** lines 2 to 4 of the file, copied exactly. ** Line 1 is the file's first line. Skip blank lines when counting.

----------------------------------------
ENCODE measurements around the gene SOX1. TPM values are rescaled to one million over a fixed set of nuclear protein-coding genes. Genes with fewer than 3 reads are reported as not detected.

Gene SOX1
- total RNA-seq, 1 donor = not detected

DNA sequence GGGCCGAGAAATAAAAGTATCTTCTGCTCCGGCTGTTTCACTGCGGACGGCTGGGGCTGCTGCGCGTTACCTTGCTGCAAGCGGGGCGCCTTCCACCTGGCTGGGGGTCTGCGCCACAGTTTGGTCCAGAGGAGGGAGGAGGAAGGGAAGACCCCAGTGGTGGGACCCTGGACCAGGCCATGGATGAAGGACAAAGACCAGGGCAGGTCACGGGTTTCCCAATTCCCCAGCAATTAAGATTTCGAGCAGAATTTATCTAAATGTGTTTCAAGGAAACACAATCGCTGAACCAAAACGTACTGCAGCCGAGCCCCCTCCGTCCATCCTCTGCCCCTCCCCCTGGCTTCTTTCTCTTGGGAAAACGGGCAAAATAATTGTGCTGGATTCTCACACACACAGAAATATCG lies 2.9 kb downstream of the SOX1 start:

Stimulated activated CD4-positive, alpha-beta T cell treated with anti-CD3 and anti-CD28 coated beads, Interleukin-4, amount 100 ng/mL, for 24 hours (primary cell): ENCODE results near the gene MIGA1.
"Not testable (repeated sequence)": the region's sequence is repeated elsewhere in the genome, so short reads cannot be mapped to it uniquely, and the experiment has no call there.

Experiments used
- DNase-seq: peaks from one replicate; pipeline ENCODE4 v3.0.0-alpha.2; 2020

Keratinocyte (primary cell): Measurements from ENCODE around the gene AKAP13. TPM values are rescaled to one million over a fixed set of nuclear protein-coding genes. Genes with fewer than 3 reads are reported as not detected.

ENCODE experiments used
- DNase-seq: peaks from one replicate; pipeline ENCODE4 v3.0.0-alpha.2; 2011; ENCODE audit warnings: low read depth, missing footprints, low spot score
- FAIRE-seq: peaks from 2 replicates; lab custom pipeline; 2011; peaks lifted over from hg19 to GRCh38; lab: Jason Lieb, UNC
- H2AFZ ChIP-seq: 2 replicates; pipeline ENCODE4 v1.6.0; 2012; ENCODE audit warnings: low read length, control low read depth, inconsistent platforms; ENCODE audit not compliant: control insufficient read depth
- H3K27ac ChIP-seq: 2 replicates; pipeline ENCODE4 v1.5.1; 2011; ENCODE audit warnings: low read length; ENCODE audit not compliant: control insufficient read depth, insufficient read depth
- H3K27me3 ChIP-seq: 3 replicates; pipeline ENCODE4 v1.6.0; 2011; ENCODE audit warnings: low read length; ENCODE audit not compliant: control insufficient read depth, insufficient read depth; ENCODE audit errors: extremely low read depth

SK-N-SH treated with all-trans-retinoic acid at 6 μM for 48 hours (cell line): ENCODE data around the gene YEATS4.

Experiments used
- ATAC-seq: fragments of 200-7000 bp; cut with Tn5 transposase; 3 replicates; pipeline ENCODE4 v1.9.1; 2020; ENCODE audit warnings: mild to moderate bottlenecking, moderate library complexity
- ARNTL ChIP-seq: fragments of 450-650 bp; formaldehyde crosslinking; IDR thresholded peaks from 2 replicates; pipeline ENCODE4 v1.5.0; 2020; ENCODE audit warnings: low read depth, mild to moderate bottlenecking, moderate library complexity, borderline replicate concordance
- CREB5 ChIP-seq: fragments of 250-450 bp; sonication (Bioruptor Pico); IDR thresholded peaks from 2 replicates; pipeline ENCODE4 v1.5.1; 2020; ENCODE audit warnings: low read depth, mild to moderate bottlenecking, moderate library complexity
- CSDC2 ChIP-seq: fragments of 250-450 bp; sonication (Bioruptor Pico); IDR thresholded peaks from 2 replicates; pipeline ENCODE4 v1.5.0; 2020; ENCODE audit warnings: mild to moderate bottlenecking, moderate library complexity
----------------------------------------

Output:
Gene SOX1
- total RNA-seq, 1 donor = not detected

DNA sequence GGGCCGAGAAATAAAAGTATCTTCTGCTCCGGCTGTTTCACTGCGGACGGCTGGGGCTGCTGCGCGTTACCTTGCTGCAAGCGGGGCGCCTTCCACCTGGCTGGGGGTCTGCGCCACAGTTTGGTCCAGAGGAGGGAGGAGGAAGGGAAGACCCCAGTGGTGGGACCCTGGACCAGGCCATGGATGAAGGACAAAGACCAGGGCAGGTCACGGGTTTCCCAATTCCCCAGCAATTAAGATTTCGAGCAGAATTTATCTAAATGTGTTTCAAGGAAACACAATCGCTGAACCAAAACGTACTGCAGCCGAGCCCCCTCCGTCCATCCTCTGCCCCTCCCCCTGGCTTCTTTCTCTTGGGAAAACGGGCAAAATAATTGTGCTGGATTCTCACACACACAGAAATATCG lies 2.9 kb downstream of the SOX1 start: